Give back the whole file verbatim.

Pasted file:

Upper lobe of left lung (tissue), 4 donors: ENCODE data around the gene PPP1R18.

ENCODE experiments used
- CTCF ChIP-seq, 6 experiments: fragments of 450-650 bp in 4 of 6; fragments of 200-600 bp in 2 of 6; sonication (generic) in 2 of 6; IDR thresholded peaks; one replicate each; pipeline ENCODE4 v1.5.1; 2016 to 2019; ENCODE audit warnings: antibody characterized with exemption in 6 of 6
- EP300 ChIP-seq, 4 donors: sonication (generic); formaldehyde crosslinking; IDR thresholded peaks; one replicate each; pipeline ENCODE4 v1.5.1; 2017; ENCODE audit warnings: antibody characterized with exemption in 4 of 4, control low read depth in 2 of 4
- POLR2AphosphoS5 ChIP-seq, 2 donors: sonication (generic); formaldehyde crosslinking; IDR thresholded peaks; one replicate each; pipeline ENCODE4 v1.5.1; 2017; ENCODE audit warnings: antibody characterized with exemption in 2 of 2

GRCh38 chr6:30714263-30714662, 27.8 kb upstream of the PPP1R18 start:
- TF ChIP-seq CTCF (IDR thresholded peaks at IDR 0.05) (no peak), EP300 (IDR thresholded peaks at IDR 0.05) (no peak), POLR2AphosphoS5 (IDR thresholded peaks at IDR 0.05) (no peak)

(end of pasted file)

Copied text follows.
Upper lobe of left lung (tissue), 4 donors: ENCODE data around the gene PPP1R18.

ENCODE experiments used
- CTCF ChIP-seq, 6 experiments: fragments of 450-650 bp in 4 of 6; fragments of 200-600 bp in 2 of 6; sonication (generic) in 2 of 6; IDR thresholded peaks; one replicate each; pipeline ENCODE4 v1.5.1; 2016 to 2019; ENCODE audit warnings: antibody characterized with exemption in 6 of 6
- EP300 ChIP-seq, 4 donors: sonication (generic); formaldehyde crosslinking; IDR thresholded peaks; one replicate each; pipeline ENCODE4 v1.5.1; 2017; ENCODE audit warnings: antibody characterized with exemption in 4 of 4, control low read depth in 2 of 4
- POLR2AphosphoS5 ChIP-seq, 2 donors: sonication (generic); formaldehyde crosslinking; IDR thresholded peaks; one replicate each; pipeline ENCODE4 v1.5.1; 2017; ENCODE audit warnings: antibody characterized with exemption in 2 of 2

GRCh38 chr6:30714263-30714662, 27.8 kb upstream of the PPP1R18 start:
- TF ChIP-seq CTCF (IDR thresholded peaks at IDR 0.05) (no peak), EP300 (IDR thresholded peaks at IDR 0.05) (no peak), POLR2AphosphoS5 (IDR thresholded peaks at IDR 0.05) (no peak)